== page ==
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A genome-wide scan of ashkenazi jewish crohn's disease suggests novel susceptibility loci

Kenny, EE and Pe'er, I and Karban, A and Ozelius, L and Mitchell, AA and Ng, SM and Erazo, M and Ostrer, H and Abraham, C and Abreu, MT and Atzmon, G and Barzilai, N and Brant, SR and Bressman, S and Burns, ER and Chowers, Y and Clark, LN and Darvasi, A and Doheny, D and Duerr, RH and Eliakim, R and Giladi, N and Gregersen, PK and Hakonarson, H and Jones, MR and Marder, K and McGovern, DPB and Mulle, J and Orr-Urtreger, A and Proctor, DD and Pulver, A and Rotter, JI and Silverberg, MS and Ullman, T and Warren, ST and Waterman, M and Zhang, W and Bergman, A and Mayer, L and Katz, S and Desnick, RJ and Cho, JH and Peter, I (2012) A genome-wide scan of ashkenazi jewish crohn's disease suggests novel susceptibility loci. PLoS Genetics, 8 (3). ISSN 1553-7390

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Crohn's disease (CD) is a complex disorder resulting from the interaction of intestinal microbiota with the host immune system in genetically susceptible individuals. The largest meta-analysis of genome-wide association to date identified 71 CD-susceptibility loci in individuals of European ancestry. An important epidemiological feature of CD is that it is 2-4 times more prevalent among individuals of Ashkenazi Jewish (AJ) descent compared to non-Jewish Europeans (NJ). To explore genetic variation associated with CD in AJs, we conducted a genome-wide association study (GWAS) by combining raw genotype data across 10 AJ cohorts consisting of 907 cases and 2,345 controls in the discovery stage, followed up by a replication study in 971 cases and 2,124 controls. We confirmed genome-wide significant associations of 9 known CD loci in AJs and replicated 3 additional loci with strong signal (p<5×10 -6). Novel signals detected among AJs were mapped to chromosomes 5q21.1 (rs7705924, combined p = 2×10 -8; combined odds ratio OR = 1.48), 2p15 (rs6545946, p = 7×10 -9; OR = 1.16), 8q21.11 (rs12677663, p = 2×10 -8; OR = 1.15), 10q26.3 (rs10734105, p = 3×10 -8; OR = 1.27), and 11q12.1 (rs11229030, p = 8×10 -9; OR = 1.15), implicating biologically plausible candidate genes, including RPL7, CPAMD8, PRG2, and PRG3. In all, the 16 replicated and newly discovered loci, in addition to the three coding NOD2 variants, accounted for 11.2% of the total genetic variance for CD risk in the AJ population. This study demonstrates the complementary value of genetic studies in the Ashkenazim. © 2012 Kenny et al.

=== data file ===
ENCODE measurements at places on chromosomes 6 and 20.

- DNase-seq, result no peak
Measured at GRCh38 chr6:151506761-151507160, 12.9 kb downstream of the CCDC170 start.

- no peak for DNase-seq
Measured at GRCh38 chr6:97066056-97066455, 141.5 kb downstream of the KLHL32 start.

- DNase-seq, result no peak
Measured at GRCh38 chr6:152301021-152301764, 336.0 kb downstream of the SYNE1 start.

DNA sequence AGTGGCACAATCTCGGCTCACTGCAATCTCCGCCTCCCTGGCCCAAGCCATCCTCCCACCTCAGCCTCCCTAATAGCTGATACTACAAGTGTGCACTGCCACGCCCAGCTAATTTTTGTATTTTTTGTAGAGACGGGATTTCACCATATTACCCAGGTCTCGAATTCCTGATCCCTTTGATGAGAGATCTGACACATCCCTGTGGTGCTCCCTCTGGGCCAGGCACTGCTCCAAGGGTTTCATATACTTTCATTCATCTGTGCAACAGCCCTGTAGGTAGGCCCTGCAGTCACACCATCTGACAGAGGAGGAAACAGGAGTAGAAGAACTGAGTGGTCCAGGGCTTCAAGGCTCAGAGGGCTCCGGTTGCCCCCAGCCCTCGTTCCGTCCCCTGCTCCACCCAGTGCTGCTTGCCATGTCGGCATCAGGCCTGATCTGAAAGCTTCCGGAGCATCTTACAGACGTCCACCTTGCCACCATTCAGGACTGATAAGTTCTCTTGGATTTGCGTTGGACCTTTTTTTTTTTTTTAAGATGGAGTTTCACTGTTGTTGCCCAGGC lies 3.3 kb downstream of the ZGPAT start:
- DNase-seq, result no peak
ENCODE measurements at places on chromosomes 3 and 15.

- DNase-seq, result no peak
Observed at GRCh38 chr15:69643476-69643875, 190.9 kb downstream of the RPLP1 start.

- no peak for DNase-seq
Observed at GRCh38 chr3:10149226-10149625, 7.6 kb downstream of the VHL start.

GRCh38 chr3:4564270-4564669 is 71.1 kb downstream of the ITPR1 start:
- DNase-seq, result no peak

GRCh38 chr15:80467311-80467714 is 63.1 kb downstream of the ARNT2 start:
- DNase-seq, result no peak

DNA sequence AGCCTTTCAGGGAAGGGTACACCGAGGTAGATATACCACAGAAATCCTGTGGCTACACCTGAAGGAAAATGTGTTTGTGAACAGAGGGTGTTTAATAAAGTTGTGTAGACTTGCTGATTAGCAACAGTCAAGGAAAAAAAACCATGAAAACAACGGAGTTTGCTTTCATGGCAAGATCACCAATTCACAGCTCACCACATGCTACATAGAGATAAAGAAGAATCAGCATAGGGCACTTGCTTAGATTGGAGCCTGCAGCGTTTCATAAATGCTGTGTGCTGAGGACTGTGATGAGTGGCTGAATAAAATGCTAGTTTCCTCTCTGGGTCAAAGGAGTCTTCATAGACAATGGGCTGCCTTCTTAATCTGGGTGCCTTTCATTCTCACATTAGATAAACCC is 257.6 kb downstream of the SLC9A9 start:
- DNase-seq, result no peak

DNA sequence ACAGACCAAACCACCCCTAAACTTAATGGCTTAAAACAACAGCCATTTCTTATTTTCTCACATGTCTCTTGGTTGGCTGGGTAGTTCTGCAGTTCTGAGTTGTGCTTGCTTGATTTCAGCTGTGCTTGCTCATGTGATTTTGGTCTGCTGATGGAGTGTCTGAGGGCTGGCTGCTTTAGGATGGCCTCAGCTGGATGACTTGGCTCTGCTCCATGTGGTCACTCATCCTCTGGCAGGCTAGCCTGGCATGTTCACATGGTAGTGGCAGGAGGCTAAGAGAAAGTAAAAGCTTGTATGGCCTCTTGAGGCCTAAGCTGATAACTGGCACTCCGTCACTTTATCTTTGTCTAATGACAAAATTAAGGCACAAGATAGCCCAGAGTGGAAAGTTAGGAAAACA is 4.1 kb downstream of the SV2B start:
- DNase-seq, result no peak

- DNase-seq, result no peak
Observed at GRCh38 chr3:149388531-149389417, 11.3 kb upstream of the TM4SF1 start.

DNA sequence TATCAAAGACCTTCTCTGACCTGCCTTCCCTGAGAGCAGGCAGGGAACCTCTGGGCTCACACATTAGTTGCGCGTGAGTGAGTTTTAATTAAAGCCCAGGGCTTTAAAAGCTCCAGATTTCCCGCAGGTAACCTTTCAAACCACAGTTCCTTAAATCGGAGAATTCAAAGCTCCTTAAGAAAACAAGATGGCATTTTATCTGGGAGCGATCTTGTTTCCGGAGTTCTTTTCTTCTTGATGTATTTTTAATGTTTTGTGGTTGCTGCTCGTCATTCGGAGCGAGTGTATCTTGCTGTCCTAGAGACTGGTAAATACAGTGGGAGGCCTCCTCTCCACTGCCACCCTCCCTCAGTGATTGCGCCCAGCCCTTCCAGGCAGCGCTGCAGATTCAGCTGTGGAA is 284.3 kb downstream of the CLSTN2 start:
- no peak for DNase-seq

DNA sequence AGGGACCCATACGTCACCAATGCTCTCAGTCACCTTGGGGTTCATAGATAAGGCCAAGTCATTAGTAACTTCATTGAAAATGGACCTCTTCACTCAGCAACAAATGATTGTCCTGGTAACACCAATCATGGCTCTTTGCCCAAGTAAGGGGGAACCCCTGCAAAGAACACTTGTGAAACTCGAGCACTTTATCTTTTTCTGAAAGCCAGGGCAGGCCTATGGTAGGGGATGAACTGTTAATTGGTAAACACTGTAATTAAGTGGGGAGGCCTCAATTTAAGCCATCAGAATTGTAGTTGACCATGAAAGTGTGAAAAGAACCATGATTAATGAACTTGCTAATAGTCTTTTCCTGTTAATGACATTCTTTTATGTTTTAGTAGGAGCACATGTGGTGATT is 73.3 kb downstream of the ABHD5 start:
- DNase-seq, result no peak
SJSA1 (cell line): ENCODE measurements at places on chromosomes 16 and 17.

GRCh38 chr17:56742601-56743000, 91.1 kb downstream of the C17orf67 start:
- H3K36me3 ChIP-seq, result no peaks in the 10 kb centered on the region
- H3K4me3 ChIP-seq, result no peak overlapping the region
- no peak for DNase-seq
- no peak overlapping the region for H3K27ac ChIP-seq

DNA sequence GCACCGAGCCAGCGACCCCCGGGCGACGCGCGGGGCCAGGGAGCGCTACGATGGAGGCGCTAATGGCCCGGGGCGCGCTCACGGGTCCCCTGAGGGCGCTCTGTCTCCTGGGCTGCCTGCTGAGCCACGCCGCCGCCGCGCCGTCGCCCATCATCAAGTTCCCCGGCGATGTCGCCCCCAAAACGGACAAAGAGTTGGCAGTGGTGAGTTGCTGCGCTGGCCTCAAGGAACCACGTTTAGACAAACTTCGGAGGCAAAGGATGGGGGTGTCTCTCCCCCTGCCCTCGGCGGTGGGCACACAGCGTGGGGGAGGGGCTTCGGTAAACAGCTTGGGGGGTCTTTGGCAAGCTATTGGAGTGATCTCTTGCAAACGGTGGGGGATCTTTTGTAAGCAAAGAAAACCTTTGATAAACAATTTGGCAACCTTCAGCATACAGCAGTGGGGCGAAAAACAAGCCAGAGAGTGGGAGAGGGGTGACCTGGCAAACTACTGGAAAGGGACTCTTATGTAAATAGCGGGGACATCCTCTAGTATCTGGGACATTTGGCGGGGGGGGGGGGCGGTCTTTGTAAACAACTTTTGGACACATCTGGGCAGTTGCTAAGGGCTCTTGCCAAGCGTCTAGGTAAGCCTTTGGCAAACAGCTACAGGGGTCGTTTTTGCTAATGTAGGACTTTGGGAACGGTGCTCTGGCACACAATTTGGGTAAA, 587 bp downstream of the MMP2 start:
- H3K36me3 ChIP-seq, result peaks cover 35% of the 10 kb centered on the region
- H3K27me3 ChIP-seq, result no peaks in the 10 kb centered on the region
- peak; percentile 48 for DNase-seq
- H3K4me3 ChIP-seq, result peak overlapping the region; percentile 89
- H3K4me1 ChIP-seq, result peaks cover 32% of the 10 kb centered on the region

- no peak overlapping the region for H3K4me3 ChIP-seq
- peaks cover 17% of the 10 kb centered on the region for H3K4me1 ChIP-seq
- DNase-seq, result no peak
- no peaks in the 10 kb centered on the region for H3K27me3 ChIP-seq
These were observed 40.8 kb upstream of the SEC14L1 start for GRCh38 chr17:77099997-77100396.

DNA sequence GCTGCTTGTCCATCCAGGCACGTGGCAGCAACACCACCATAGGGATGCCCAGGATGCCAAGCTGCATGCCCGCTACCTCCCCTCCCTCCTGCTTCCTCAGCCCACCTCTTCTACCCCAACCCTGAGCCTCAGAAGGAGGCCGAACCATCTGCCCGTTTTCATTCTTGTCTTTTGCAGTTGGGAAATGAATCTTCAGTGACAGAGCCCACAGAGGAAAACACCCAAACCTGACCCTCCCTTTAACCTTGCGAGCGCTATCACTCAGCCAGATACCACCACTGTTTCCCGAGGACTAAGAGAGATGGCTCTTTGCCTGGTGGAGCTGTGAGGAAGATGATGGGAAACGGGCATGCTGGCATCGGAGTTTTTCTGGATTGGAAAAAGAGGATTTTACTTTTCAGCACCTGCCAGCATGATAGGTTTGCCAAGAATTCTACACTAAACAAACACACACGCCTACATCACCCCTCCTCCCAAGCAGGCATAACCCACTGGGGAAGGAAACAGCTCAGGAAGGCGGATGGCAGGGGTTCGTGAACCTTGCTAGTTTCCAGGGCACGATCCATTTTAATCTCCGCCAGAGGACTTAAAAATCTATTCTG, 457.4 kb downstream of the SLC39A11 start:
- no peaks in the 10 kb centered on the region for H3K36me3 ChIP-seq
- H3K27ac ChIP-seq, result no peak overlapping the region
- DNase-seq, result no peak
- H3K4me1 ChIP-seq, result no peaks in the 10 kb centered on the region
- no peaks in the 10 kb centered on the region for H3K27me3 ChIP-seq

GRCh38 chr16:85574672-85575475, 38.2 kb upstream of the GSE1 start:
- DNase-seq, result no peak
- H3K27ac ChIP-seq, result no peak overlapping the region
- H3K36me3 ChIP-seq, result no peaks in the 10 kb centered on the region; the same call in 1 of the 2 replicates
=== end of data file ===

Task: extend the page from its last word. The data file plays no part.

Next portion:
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Item Type: Article
Status: Published
CreatorsEmailPitt UsernameORCID
Kenny, EE
Pe'er, I
Karban, A
Ozelius, L
Mitchell, AA
Ng, SM
Erazo, M
Ostrer, H
Abraham, C
Abreu, MT
Atzmon, G
Barzilai, N
Brant, SR
Bressman, S
Burns, ER
Chowers, Y
Clark, LN
Darvasi, A
Doheny, D
Duerr, RHduerr@pitt.eduDUERR
Eliakim, R
Giladi, N
Gregersen, PK
Hakonarson, H
Jones, MR
Marder, K
McGovern, DPB
Mulle, J
Orr-Urtreger, A
Proctor, DD
Pulver, A
Rotter, JI
Silverberg, MS
Ullman, T
Warren, ST
Waterman, M
Zhang, W
Bergman, A
Mayer, L
Katz, S
Desnick, RJ
Cho, JH
Peter, I
ContributionContributors NameEmailPitt UsernameORCID
Date: 1 March 2012
Date Type: Publication
Journal or Publication Title: PLoS Genetics
Volume: 8
Number: 3
DOI or Unique Handle: 10.1371/journal.pgen.1002559
Schools and Programs: School of Public Health > Human Genetics
Refereed: Yes
ISSN: 1553-7390
MeSH Headings: Chromosomes, Human, Pair 5--genetics; Cohort Studies; Crohn Disease--genetics; European Continental Ancestry Group; Genetic Predisposition to Disease; Genome-Wide Association Study; Humans; Jews--genetics; Linkage Disequilibrium
Other ID: NLM PMC3297573
PubMed Central ID: PMC3297573
PubMed ID: 22412388
Date Deposited: 13 Sep 2012 18:29
Last Modified: 22 Jun 2021 14:55


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